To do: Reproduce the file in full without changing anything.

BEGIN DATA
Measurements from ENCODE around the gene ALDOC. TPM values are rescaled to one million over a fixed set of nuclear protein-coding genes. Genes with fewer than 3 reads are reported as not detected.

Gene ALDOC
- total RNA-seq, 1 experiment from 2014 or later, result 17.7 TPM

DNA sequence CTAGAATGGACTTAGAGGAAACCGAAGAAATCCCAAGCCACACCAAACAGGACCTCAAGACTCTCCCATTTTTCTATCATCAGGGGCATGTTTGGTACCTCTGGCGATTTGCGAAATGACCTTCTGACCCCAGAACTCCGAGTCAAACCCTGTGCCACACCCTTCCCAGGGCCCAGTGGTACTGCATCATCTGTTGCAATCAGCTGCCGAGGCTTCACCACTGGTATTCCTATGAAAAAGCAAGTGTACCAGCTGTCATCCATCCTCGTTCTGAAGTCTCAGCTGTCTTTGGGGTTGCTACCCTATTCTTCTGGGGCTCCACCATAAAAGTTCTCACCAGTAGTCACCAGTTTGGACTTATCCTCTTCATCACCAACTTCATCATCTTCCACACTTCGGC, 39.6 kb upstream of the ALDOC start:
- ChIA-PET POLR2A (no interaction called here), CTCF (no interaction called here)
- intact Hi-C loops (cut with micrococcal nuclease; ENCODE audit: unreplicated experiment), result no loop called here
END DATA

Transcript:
Measurements from ENCODE around the gene ALDOC. TPM values are rescaled to one million over a fixed set of nuclear protein-coding genes. Genes with fewer than 3 reads are reported as not detected.

Gene ALDOC
- total RNA-seq, 1 experiment from 2014 or later, result 17.7 TPM

DNA sequence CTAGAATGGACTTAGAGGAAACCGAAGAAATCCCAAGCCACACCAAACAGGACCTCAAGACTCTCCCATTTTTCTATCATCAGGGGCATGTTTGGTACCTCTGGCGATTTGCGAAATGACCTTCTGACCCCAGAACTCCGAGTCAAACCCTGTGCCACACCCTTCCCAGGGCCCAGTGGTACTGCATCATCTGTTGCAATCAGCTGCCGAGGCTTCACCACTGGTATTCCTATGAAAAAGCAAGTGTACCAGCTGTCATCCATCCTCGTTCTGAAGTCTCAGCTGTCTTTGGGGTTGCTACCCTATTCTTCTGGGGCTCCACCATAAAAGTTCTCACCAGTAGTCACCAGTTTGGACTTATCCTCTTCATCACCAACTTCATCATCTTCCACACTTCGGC, 39.6 kb upstream of the ALDOC start:
- ChIA-PET POLR2A (no interaction called here), CTCF (no interaction called here)
- intact Hi-C loops (cut with micrococcal nuclease; ENCODE audit: unreplicated experiment), result no loop called here